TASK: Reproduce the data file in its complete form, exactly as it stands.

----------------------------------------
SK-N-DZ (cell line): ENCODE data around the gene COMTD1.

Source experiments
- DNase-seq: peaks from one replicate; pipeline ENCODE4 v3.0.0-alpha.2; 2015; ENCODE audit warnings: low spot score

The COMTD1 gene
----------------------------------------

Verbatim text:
SK-N-DZ (cell line): ENCODE data around the gene COMTD1.

Source experiments
- DNase-seq: peaks from one replicate; pipeline ENCODE4 v3.0.0-alpha.2; 2015; ENCODE audit warnings: low spot score

The COMTD1 gene